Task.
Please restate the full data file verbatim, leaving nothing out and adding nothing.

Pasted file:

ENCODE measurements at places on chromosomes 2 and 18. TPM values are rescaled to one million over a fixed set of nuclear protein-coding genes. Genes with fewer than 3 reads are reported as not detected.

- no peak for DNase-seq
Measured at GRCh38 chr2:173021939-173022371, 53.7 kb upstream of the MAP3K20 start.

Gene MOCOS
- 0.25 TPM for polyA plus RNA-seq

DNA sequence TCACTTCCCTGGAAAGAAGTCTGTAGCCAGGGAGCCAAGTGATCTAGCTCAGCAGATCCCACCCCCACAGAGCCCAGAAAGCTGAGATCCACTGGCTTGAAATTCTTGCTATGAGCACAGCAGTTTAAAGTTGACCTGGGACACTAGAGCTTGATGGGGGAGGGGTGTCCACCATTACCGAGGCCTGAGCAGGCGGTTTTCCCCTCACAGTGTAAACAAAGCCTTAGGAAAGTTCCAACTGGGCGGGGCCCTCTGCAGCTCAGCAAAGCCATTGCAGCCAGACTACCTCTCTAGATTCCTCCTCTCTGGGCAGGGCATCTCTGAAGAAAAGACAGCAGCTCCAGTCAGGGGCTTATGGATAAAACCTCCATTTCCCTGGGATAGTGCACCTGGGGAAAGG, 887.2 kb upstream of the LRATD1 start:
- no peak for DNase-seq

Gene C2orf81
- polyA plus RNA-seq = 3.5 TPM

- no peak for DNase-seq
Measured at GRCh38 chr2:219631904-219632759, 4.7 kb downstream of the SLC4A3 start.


ENCODE measurements at places on chromosomes 2 and 18. TPM values are rescaled to one million over a fixed set of nuclear protein-coding genes. Genes with fewer than 3 reads are reported as not detected.

- no peak for DNase-seq
Measured at GRCh38 chr2:173021939-173022371, 53.7 kb upstream of the MAP3K20 start.

Gene MOCOS
- 0.25 TPM for polyA plus RNA-seq

DNA sequence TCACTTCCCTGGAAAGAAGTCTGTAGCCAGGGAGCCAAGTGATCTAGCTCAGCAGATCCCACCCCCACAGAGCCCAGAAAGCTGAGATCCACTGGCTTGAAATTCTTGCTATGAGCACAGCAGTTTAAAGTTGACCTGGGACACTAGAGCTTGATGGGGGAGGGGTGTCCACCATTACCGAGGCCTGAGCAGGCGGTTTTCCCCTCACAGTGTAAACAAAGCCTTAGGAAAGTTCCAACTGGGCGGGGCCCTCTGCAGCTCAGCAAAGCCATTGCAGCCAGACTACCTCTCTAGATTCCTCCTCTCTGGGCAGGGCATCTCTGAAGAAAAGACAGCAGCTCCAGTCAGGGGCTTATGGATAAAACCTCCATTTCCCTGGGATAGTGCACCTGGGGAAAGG, 887.2 kb upstream of the LRATD1 start:
- no peak for DNase-seq

Gene C2orf81
- polyA plus RNA-seq = 3.5 TPM

- no peak for DNase-seq
Measured at GRCh38 chr2:219631904-219632759, 4.7 kb downstream of the SLC4A3 start.